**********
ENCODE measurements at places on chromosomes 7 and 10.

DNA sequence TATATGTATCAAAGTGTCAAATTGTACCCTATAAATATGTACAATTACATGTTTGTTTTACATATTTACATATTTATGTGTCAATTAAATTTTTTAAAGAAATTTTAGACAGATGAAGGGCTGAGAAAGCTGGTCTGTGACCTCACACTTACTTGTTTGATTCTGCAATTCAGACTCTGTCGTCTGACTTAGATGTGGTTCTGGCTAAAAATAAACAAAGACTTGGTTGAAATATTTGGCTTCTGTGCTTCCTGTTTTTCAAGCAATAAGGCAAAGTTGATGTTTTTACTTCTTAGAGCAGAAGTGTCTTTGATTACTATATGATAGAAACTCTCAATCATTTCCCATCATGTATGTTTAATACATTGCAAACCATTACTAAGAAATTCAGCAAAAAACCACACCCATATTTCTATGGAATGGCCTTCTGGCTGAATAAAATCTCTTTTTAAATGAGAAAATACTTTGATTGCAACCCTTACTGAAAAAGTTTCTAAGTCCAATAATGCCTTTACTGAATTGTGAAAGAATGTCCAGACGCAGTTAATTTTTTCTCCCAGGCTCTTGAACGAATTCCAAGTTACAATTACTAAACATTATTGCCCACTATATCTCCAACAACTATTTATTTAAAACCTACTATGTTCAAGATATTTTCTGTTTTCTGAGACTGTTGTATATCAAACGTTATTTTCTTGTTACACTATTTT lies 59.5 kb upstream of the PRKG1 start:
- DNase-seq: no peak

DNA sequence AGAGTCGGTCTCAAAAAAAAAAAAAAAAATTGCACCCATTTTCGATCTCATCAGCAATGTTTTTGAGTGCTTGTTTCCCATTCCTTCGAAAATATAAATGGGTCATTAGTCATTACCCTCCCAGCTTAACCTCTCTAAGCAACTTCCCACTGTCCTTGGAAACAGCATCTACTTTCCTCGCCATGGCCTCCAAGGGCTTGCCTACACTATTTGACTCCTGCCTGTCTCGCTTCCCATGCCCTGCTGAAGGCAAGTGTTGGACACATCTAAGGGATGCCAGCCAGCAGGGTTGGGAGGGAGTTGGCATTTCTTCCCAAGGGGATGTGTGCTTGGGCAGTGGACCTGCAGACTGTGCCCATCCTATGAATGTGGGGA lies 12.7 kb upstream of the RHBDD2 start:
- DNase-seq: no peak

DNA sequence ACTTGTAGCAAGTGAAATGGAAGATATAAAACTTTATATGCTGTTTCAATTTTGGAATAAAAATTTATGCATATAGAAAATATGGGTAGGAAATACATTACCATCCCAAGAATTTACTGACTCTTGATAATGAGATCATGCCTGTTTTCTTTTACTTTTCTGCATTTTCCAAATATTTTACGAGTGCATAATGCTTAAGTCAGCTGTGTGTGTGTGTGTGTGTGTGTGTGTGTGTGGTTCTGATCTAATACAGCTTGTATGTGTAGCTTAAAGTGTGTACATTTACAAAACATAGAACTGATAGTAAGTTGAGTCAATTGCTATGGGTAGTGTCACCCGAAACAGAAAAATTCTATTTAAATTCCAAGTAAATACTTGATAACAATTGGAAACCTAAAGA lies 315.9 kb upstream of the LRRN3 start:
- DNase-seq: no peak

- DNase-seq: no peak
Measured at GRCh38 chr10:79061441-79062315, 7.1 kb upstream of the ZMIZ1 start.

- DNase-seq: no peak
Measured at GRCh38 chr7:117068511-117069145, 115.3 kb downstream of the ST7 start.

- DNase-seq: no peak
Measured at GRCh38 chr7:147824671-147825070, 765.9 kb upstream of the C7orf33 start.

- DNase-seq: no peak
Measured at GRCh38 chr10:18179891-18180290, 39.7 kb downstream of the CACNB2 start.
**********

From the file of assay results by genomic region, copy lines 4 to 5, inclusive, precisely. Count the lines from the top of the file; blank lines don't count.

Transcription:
DNA sequence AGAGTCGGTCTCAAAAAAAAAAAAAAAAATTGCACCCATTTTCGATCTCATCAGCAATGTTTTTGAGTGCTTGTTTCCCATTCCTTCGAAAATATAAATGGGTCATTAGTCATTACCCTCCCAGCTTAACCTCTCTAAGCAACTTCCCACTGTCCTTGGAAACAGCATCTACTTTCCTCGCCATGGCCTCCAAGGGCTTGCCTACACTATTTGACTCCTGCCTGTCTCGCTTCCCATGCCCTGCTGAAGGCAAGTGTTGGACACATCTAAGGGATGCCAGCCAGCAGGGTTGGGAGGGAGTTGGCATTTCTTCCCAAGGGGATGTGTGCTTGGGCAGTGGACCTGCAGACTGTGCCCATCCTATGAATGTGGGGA lies 12.7 kb upstream of the RHBDD2 start:
- DNase-seq: no peak